IT HAS BEEN KNOWN that most of the new business failures can be ultimately attributed to the lack of vision and planning and to unfit management, even if it comes as a direct result of a specific factor such as inadequate capital or lack of professional skills. A significant part of the problem may go back to the paradox of doing versus thinking. Entrepreneurs are usually doers. They are enthusiastic, hardworking, and energetic people who can make a reality out of an idea and have a project up and running. They most often do not have the time, nor the ability, to sit and engage in any sort of strategic planning. Most of the time they do what they know; they try one way and see if it works and they learn as they go. However, that way is, most often, not the road to efficiency, especially in the midst of dramatic political, economic, and technological changes. In an environment of frequent and significant changes as we have been witnessing in the last few decades, it becomes imperative that an entrepreneur-owner has or obtains the ability to anticipate any changes, come up with creative remedies, initiate action, and follow up the results of the adaptation. In other words, there is a pressing need for a blueprint which a firm can follow toward achieving its vision and accomplishing its mission. That would be a need for strategic management.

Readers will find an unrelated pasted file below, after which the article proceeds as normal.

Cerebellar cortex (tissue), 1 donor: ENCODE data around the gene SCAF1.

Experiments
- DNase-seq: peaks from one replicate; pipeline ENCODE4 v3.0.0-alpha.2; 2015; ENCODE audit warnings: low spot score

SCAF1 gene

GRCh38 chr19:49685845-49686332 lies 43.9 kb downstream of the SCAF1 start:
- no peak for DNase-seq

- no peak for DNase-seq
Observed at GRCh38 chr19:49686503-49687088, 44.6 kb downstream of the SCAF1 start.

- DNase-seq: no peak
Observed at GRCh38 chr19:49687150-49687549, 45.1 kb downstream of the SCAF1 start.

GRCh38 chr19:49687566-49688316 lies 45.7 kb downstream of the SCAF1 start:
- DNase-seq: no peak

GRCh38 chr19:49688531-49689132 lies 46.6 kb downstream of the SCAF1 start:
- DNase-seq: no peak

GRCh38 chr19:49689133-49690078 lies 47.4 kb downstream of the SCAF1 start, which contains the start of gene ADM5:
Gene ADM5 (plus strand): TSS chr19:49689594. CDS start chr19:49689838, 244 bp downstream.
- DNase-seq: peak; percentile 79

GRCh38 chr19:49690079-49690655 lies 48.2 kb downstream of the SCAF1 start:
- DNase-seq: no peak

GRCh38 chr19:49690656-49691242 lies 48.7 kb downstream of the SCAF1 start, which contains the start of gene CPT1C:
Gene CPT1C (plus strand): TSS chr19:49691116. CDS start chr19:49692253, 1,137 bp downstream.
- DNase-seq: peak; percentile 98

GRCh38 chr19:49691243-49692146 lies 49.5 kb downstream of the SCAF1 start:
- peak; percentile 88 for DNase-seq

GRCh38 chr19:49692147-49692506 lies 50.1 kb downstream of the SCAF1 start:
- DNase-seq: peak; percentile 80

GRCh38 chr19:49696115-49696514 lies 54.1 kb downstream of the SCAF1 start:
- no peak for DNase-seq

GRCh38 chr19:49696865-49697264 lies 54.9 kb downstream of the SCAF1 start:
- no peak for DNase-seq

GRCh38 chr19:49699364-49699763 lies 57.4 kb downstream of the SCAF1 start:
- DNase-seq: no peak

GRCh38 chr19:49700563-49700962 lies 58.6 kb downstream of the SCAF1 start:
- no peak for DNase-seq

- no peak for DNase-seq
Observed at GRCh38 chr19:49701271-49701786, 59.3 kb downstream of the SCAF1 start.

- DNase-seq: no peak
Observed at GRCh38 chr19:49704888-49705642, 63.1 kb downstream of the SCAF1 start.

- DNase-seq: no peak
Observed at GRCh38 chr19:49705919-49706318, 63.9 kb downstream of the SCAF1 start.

For that reason, and unlike the common belief, the need of a small business to a clear strategy ...

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